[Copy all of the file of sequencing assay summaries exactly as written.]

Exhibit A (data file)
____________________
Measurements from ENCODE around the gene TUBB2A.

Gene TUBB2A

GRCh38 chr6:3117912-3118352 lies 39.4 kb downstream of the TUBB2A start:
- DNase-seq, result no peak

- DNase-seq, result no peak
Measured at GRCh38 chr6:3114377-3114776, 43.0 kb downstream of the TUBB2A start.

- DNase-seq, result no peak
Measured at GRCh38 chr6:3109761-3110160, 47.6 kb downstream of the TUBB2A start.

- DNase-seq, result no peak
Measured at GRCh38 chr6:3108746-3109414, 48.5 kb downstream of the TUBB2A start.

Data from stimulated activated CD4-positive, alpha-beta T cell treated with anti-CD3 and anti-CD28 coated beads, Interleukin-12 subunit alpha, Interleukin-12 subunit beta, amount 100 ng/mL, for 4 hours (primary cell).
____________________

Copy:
Measurements from ENCODE around the gene TUBB2A.

Gene TUBB2A

GRCh38 chr6:3117912-3118352 lies 39.4 kb downstream of the TUBB2A start:
- DNase-seq, result no peak

- DNase-seq, result no peak
Measured at GRCh38 chr6:3114377-3114776, 43.0 kb downstream of the TUBB2A start.

- DNase-seq, result no peak
Measured at GRCh38 chr6:3109761-3110160, 47.6 kb downstream of the TUBB2A start.

- DNase-seq, result no peak
Measured at GRCh38 chr6:3108746-3109414, 48.5 kb downstream of the TUBB2A start.

Data from stimulated activated CD4-positive, alpha-beta T cell treated with anti-CD3 and anti-CD28 coated beads, Interleukin-12 subunit alpha, Interleukin-12 subunit beta, amount 100 ng/mL, for 4 hours (primary cell).